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Netizens React To BM Proficiency Requirement For Malaysian Passport

Netizens React To BM Proficiency Requirement For Malaysian Passport

Saifuddin Nasution’s statement caused an argument among netizens on social media.

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Home Minister Datuk Seri Saifuddin Nasution Ismail has defended his stance on the requirement for Malaysian passport holders to be proficient in Bahasa Melayu.

In response to a recent viral incident, involving a woman who was mistreated at the Johor UTC for her inability to speak BM, Saifuddin argued that Malaysians should be expected to be proficient in the language as it is a requirement in the Federal Constitution.


“Previously, when the Home Ministry conducted citizenship studies, we found that language proficiency was also a requirement for citizenship in several of the world’s most advanced countries, such as Singapore and the UK. 

“If you cannot understand the local language, you are not eligible,” he was quoted saying. 

He added that the requirement was not negotiable as it can also avoid problems such as the one in the Johor UTC recently.

National pride 

Many online did not see an issue with Saifuddin’s remarks. Seeing how Bahasa Melayu is the national language, users felt it was only right for Malaysians to be judged based on their proficiency to be considered a citizen.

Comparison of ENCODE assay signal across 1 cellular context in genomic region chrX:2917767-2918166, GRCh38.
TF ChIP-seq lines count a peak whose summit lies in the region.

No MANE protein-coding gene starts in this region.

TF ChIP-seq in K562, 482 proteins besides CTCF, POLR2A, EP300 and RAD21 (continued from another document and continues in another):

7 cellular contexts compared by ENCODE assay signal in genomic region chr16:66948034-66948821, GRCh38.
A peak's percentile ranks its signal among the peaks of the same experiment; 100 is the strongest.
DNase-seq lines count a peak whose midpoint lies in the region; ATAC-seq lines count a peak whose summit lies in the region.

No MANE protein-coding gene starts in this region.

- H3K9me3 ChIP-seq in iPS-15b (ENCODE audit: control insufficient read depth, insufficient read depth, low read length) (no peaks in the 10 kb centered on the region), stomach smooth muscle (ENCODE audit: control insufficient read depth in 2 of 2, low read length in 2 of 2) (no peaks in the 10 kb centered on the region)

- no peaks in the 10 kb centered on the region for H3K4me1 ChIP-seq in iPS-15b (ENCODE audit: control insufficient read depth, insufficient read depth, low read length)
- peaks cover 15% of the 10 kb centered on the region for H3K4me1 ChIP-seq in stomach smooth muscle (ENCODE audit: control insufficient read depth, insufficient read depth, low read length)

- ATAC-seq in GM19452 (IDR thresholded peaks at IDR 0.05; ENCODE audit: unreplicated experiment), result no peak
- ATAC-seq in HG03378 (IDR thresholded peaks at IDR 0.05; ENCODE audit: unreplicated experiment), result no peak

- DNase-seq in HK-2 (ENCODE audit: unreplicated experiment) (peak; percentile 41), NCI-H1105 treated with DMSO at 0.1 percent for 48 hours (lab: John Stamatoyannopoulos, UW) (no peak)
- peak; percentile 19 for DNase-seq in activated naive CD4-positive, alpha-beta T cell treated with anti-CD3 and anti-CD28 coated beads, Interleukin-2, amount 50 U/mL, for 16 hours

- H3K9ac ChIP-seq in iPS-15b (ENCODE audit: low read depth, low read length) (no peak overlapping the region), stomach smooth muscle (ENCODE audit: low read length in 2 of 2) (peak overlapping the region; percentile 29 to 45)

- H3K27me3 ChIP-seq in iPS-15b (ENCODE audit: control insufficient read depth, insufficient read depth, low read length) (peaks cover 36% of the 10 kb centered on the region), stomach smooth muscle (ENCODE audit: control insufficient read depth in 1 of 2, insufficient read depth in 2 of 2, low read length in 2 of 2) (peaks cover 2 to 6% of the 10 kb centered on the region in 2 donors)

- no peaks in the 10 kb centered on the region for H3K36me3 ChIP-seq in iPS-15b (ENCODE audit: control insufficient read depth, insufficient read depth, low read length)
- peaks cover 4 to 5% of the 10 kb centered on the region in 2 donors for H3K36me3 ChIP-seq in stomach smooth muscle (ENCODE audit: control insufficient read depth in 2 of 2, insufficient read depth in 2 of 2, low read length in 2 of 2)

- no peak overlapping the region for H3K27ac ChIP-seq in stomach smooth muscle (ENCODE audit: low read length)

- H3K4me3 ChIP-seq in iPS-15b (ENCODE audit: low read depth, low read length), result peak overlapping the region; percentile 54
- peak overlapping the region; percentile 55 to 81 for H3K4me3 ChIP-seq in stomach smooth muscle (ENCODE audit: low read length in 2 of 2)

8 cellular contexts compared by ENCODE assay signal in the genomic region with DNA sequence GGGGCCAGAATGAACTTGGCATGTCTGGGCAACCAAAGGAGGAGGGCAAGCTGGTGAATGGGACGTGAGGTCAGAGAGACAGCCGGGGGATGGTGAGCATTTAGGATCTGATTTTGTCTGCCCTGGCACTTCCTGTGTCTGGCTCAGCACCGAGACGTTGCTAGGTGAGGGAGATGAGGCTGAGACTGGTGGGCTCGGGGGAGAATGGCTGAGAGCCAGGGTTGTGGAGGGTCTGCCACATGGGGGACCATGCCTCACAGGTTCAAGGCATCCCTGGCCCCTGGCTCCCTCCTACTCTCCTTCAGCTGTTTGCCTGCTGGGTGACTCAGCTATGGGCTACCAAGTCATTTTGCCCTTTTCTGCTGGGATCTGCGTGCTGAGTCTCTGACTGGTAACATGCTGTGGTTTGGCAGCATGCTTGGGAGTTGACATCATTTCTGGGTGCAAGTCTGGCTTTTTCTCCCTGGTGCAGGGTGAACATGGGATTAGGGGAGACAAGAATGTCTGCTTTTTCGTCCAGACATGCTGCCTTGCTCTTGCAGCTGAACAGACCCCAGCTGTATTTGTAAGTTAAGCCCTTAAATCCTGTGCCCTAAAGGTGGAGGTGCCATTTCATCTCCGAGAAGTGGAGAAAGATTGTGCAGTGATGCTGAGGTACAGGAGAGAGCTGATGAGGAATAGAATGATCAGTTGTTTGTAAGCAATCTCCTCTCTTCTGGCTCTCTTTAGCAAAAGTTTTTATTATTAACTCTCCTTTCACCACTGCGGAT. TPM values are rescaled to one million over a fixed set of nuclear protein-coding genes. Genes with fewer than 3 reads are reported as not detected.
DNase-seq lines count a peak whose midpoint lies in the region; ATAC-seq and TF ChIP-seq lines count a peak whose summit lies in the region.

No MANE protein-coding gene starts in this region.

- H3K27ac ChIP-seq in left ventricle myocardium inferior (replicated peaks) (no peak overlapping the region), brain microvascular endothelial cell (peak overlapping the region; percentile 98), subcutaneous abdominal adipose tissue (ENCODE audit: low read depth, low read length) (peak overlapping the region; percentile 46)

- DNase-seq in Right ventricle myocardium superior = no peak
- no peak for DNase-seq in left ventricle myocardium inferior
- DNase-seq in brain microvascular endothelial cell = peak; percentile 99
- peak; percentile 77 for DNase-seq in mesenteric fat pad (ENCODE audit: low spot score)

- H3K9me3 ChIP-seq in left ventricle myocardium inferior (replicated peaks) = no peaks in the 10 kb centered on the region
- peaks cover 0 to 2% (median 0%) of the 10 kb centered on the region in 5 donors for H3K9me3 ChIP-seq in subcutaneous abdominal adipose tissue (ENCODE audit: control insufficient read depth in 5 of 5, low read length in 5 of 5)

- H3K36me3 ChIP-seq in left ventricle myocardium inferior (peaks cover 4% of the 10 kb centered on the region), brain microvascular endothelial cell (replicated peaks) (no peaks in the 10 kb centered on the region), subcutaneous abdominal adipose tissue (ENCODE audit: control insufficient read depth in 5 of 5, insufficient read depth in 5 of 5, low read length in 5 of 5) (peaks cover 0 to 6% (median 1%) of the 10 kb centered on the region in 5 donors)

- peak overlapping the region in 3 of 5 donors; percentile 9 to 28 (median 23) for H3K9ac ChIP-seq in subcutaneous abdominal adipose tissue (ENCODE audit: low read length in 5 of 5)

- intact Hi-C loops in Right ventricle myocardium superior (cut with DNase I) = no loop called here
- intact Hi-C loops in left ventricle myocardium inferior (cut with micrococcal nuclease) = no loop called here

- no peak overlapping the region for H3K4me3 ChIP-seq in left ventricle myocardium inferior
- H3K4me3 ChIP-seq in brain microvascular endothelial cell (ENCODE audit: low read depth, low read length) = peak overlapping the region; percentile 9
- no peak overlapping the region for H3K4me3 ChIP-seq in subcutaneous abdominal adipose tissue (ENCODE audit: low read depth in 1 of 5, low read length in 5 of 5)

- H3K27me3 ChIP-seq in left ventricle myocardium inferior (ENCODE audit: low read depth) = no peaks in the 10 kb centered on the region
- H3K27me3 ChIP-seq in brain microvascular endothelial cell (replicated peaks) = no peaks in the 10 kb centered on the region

One user wrote, “Many are angry. But this is Malaysia, so one has to be proficient in speaking Malay. If you don’t like it, go back to your home country and speak your native language. Hahahaha.” 


Another user echoed similar remarks, commenting, “It is very strange for someone to be not fluent in the country’s language that they were born in.” 

Other users agreed with Saifuddin’s requirement and urged fellow Malaysians to be proud and fluent in the national language. 


Not inclusive 

While many embraced the requirement, there were users who felt that it was unfair to impose this as a rule. They felt this was discriminating against citizens such as the elderly who may not be fluent in the language. 

Considering how some grew up during the Japanese occupation, they may have had limited access to learning and mastering the language. 


Users also felt that this was not taking into account Malaysians who grew up overseas, not exposed to the national syllabus. 


Others thought that this was just outright discriminatory as it goes against the basic rights of a citizen in a country. 


Is language proficiency a requirement?

Contrary to what Saifuddin said, the requirement for a Malaysian to apply or renew their passport does not include BM proficiency, instead the main requirement is just to be a Malaysian.

As for the definition of being a citizen, Under Article 160B of the Federal Constitution, Bahasa Melayu is defined as the official language and is used for national communication, administration, and unity.

It remains unclear at this point if BM proficiency is now a legal requirement for passport application as it is not stated in the immgration website.

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